Minnesota Pushes Baby-Readiness for the Workforce as Means for Infant Education

Baby photo for the workforce

Minnesota Pushes Baby-Readiness for the Workforce as Means for Infant Education

By Linda Bell

Invited Testimony: On January 24, 2019, the MN House Early Education Committee invited Labor Economist, Aaron Sojourner of the Carlson School of Management, to provide his ideas on behalf of the organization, “First 1,000 Days.” Essentially, Sojourner feels strongly that prenatal home visits and school by year 1 for all children is optimal for their “brain growth” and good for our state’s “economic development.   Read on.  Listen here.  http://ww2.house.leg.state.mn.us/audio/mp3ls91/child012419.mp3

[You should know from the onset, MACC respectfully disagrees with Mr. Sojourner’s ideas.]

The vision: “If we can use investment – we can drive the success of the community.”

A mid-1980s research experiment, the “Infant Health & Development Program” was used as evidence for the necessary school child development. Personally, I wonder why more legislators didn’t question the hypothesis from this flawed “research” that studied only the top wealthiest 20% and lowest income-level 20% when results were easily predictable.  The lowest 20% made gains via school and school breakfast and lunch. Wouldn’t we have expected this outcome? And, their conclusion based on flawed research? Enroll all infants in school, free, full-day, 5 days a week.  Their brains are not developing well at home with their parents.

From his testimony, “Families have the least private resources early in their lives.  Our kids are young and have the most private responsibilities which creates a cascade of crises, but go back to that fundamental tension… It’s really hard to meet the dual responsibility of caring and earning.”  And yet, families have been raising children for centuries!!!

Caveat: MACC absolutely supports helping those who are malnourished!!! Who wouldn’t? However, this research doesn’t show ANY “evidence” to warrant moving all children into the schools from birth or 1 year.  Remember: We already have numerous programs in place to help those in need and for a variety of needs.  (Unfortunately, some of these programs are riddled with fraud/corruption!)  But for the malnourished, certainly changes in the amount of funding can be amended as needed without placing the entire population of infants into school!

Secondly, a plea was made to Minnesota businesses because infants in schools will make great investments and benefit the workforce.  Yes!  Check the hearing audio with your own ears!  This thinking comes to us from the Workforce portion of the Common Core Standards.  Indeed, many in business have been indoctrinated into believing that their charitable acts will better all of society, without of course, asking us! Did Prof. Sojourner consider the effects on the family? Does he realize that not everyone sees their children as a game piece for the workforce overlords?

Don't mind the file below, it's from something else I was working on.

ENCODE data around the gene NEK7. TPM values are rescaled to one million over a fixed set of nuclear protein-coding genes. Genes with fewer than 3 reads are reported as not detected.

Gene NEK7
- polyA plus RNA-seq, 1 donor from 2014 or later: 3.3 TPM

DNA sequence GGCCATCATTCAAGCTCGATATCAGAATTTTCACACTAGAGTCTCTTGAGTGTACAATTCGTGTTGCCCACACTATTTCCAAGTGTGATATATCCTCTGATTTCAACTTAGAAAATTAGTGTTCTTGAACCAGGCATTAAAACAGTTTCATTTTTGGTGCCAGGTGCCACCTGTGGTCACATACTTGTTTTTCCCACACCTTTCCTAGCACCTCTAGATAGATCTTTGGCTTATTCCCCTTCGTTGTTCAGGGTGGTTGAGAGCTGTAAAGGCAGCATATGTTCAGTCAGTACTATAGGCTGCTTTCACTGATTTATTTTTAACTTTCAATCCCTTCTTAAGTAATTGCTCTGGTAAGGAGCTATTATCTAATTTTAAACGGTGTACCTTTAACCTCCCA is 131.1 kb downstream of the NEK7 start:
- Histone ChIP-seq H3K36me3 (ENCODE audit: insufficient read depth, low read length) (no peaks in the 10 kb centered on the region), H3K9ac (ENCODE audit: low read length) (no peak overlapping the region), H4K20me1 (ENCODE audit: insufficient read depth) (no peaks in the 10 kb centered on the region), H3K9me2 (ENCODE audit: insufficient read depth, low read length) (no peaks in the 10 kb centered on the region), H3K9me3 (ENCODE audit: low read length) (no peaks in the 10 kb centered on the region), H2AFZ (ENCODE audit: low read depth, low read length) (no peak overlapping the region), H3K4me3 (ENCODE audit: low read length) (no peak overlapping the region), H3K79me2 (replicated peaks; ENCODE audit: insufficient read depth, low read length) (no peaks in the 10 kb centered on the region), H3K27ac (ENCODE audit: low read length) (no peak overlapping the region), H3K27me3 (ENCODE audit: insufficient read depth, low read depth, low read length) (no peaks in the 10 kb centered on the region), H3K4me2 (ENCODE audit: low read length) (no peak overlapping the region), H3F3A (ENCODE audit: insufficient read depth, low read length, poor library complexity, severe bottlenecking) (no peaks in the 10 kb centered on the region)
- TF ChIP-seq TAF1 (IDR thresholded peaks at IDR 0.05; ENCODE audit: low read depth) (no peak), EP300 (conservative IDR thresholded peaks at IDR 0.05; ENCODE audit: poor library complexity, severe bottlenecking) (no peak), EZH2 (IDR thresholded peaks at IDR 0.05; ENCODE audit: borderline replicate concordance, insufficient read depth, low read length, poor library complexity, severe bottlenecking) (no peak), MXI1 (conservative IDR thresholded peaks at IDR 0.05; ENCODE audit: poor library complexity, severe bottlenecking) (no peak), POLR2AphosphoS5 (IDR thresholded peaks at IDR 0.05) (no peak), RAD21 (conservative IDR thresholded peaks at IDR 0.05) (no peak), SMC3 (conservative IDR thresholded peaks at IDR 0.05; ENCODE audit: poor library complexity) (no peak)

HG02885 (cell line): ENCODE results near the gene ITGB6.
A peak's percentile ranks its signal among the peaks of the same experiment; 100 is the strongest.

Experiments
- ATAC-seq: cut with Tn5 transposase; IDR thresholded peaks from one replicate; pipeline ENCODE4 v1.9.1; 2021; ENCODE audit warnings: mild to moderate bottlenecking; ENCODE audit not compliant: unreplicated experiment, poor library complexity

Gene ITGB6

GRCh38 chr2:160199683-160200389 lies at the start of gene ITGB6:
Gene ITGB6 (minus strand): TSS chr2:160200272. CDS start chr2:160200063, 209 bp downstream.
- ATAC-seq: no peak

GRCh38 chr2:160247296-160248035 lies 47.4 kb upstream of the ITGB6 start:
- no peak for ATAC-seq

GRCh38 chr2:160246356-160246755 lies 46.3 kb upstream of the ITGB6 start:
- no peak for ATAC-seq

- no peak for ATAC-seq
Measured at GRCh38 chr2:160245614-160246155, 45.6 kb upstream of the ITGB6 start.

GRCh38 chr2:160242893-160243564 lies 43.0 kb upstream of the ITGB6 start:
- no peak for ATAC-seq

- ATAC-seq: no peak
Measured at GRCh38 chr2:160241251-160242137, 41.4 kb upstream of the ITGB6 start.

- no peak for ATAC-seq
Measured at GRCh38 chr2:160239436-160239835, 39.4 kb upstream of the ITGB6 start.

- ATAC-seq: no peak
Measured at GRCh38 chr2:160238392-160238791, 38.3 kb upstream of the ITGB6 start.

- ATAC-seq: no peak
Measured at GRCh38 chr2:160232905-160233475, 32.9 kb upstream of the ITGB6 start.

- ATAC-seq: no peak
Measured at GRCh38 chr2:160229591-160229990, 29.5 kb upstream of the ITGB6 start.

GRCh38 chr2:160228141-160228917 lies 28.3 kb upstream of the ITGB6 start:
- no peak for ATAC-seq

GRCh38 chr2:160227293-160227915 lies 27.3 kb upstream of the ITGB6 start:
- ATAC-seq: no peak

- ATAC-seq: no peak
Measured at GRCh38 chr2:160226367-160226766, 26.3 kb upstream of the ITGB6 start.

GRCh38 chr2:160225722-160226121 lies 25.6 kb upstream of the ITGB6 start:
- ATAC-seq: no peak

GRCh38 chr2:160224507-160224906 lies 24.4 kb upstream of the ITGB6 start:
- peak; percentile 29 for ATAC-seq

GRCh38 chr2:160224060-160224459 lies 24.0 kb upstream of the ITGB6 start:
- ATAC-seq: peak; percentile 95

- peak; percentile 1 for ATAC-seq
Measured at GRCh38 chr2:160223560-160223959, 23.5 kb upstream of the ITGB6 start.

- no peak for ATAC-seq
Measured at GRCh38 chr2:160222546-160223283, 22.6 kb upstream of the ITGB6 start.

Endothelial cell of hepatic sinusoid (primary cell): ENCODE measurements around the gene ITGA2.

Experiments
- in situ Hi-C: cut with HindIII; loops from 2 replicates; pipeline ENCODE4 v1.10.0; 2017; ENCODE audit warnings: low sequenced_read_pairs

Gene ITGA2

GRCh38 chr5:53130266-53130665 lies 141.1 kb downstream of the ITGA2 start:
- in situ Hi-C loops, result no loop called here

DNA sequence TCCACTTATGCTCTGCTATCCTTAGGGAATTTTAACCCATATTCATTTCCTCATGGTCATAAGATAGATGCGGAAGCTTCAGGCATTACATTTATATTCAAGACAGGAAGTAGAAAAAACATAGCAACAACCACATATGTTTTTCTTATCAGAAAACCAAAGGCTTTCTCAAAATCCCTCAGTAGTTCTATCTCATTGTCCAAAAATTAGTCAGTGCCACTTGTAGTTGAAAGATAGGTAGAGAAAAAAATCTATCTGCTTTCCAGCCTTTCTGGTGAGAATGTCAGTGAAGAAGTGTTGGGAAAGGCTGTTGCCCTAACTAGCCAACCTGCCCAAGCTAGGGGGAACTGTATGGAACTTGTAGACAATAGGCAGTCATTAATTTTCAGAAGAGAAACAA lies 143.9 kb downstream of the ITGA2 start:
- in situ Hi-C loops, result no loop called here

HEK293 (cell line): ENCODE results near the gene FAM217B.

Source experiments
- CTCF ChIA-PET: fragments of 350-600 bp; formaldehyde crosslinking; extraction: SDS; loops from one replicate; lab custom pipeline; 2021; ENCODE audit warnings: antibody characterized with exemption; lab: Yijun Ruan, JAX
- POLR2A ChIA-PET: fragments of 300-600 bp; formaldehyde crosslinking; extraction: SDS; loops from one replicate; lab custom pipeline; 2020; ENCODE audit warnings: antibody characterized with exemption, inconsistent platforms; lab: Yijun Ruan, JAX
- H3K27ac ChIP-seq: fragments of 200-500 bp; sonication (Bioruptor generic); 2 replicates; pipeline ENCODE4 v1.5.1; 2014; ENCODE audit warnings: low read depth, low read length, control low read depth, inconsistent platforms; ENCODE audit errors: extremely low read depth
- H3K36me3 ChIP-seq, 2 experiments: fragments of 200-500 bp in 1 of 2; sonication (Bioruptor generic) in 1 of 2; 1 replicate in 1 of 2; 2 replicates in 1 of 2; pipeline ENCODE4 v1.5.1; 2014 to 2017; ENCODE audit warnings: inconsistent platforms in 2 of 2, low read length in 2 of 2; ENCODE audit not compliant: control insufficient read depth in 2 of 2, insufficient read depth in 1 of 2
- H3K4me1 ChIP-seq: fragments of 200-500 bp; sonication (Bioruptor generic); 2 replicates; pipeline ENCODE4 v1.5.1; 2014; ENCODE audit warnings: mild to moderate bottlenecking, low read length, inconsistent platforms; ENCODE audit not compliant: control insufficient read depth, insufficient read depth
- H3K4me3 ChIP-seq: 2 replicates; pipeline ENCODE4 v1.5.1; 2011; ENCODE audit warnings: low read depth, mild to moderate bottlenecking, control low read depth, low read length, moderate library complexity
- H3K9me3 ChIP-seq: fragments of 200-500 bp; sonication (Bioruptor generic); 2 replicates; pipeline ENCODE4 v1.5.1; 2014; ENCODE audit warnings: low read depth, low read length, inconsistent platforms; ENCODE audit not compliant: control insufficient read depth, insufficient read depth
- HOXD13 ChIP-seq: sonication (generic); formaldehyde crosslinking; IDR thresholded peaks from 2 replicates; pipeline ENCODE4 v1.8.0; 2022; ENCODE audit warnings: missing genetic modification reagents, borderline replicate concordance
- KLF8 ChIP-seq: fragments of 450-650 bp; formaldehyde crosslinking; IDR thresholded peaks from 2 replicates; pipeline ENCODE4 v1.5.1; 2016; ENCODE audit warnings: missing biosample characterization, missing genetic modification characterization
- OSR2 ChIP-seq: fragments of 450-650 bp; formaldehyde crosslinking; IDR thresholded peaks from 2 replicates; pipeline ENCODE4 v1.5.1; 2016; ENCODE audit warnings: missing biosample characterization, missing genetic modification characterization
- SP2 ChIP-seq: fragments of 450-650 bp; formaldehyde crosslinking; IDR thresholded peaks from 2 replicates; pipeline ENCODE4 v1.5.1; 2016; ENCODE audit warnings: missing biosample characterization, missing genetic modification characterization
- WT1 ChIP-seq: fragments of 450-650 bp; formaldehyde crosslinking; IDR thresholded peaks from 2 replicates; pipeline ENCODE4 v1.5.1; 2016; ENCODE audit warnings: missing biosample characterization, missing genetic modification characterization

From testimony: “James Heckmack, Nobel Laureate at the University of Chicago estimated an 8% return on early childhood programs.  The rate of return to private capital in the stock market is doubled rate of return. If you invest $1 for 20 years @ 8%, you make $50.00.”[per child]  Really!!!

And continuing, Human capacity develops through a “life-long process” [cradle-to-grave] and early in kids’ lives their brains are very subject to contingency based on their experiences.”

Concluding, Prof. Sojourner declares, Early experiences have life-long consequences. We should think about this time in a kid’s life as a once in a life-time investment opportunity and this shouldn’t be seen as a burden – it’s both.  We don’t get those years back!  We are the most of families when they have the least provokes this set of crises that are entirely predictable.  With information we can better decisions about and invest in our resources.

Well, here the professor is partly correct!  There are very few parents who would miss those precious early childhood experiences!  Every parent knows that loving, caring and spending time with your children do have life-long consequences and we can never get those years back.  We definitely agree there!

The First 1,000 Days’ website supports helping others by fighting malnutrition.  So why is Professor Sojourner promoting infant schooling for all children?  After looking through the website, especially at the sponsors… Bill & Melinda Gates Foundation, JI Packard Foundation, Kellogg Foundation and others, I could not find any mention of infant education but did find the resource page and their call to action.

“As the world embarks on the new era of sustainable development to end poverty in all its dimensions, your leadership is urgently needed to prioritize investments in nutrition. Achieving the Sustainable Development Goals (SDGs) that our governments have adopted requires a much stronger focus on ensuring that all people—but especially women and children—have the nutrition they need to thrive.” 

 Bingo! So the First 1,000 Days is helping to implement the United Nations’ sustainable development goals, of which some are not-so-good. You can also see their alliance with UNICEF, United Nations International Children’s Fund

First 1,000 Day graphic

Founding Partners:

First 1,000 Days sponsors

And 80 other world-wide partners.  https://thousanddays.org/about/partners/

And allies:

First 1,000 Days alliesTAKE ACTION!

These grant approvals and bills are moving very fast in both Senate and House, no matter how far away their genesis originates!  IMMEDIATE: Call education committee chairs today!